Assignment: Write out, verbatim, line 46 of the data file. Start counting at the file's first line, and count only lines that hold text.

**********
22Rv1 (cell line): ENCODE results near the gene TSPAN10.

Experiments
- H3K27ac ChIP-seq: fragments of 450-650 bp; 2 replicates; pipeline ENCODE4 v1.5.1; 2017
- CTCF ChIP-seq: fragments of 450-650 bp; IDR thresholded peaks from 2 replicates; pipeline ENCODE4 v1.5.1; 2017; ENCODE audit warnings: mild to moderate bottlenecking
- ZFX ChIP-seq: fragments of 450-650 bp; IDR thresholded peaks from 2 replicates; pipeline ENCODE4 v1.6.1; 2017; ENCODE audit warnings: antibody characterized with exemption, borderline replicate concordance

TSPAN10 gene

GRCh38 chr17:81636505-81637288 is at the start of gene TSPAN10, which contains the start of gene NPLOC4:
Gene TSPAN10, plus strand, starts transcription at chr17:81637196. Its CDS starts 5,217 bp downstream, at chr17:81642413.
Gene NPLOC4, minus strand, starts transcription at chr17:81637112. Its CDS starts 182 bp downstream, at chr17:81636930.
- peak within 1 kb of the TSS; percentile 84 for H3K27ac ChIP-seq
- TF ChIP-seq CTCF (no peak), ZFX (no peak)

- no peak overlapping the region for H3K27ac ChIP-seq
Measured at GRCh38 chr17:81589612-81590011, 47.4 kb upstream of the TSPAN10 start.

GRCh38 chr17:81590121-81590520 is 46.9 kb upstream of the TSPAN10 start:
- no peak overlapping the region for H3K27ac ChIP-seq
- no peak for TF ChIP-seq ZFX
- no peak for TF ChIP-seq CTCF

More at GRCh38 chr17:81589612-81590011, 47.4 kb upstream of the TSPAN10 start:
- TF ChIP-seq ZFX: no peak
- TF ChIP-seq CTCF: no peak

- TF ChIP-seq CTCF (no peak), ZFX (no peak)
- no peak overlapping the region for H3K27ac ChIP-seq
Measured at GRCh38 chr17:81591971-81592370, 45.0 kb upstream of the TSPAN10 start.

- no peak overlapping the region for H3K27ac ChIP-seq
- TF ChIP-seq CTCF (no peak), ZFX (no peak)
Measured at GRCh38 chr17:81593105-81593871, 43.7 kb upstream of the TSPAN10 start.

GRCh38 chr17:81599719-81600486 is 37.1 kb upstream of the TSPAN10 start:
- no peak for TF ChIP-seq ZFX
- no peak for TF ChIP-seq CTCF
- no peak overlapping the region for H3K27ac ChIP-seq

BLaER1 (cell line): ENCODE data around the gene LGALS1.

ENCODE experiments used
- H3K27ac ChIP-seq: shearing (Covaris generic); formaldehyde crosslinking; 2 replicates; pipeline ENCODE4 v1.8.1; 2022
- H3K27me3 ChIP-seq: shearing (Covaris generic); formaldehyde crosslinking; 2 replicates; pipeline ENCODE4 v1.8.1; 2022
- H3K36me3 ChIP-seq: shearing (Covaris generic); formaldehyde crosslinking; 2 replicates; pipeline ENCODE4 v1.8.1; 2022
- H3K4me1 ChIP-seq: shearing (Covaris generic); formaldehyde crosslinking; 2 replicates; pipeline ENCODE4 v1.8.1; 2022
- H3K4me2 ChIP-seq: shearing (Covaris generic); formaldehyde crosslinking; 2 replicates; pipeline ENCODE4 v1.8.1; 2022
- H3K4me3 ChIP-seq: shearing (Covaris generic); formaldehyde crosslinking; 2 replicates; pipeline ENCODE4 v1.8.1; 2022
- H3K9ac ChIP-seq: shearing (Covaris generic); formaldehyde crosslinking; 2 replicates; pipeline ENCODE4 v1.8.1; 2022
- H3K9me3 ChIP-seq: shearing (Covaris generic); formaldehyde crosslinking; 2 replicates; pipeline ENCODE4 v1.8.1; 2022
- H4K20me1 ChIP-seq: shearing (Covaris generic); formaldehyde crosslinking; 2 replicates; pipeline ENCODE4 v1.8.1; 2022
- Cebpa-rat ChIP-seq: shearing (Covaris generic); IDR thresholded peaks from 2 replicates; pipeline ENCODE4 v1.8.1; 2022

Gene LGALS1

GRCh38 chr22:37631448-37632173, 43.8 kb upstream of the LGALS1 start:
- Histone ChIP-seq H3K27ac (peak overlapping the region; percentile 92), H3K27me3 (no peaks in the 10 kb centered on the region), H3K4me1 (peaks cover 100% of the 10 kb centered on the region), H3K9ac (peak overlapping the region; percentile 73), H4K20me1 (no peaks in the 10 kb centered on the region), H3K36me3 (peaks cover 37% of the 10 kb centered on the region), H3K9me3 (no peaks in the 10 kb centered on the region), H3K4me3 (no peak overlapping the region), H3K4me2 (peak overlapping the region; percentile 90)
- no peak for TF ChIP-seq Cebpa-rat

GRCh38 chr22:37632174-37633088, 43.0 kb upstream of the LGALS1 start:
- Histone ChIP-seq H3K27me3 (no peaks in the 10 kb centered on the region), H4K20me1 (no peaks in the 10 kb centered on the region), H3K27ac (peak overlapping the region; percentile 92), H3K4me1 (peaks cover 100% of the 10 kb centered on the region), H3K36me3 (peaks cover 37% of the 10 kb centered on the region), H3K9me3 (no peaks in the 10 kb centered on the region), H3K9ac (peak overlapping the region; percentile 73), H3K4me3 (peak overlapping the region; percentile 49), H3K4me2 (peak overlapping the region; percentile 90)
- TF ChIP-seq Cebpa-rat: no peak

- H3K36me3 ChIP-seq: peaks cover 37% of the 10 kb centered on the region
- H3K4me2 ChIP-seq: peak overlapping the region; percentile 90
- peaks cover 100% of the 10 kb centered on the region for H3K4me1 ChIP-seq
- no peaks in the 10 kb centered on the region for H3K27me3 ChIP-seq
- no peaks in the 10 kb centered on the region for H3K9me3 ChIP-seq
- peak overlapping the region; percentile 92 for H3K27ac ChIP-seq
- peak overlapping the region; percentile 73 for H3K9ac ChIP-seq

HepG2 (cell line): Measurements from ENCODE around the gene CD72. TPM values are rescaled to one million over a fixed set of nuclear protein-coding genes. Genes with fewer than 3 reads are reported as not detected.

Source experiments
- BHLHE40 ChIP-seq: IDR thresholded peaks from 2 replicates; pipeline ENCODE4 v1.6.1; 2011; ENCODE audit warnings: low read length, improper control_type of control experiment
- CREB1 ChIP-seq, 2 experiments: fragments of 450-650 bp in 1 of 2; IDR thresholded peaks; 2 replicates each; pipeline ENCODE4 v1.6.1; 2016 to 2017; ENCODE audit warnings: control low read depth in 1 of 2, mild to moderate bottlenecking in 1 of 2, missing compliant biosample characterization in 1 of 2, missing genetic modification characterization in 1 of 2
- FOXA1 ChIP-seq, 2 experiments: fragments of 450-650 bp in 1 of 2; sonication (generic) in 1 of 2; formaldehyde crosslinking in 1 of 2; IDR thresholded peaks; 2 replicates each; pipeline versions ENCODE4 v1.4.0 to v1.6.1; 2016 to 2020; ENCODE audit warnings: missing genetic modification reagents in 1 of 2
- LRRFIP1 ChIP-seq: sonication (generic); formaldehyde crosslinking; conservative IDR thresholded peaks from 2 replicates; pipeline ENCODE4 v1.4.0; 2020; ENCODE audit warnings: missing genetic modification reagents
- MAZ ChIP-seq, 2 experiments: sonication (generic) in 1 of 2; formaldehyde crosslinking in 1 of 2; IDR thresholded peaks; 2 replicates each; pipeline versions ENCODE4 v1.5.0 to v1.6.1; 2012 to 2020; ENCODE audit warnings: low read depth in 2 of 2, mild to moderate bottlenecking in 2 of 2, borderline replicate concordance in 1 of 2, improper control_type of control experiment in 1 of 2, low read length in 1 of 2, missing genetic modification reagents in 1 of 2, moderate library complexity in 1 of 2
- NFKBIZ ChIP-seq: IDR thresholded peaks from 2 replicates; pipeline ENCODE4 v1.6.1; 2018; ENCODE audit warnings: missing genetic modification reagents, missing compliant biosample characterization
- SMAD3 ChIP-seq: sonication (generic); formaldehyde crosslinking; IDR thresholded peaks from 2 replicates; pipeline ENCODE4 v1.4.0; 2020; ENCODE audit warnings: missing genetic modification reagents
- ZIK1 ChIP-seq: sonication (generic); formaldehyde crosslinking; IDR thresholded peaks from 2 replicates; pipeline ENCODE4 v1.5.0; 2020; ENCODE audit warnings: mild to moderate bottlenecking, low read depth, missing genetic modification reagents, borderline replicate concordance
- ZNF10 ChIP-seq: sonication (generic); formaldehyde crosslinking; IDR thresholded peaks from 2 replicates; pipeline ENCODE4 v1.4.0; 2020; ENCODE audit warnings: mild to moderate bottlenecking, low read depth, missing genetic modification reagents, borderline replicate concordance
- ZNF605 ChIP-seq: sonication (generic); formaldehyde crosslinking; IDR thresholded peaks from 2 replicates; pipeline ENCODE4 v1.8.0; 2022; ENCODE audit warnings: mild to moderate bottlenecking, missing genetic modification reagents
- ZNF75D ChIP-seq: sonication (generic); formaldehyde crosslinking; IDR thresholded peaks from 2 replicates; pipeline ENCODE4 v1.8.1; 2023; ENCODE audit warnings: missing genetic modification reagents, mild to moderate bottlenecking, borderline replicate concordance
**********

- no peak for TF ChIP-seq Cebpa-rat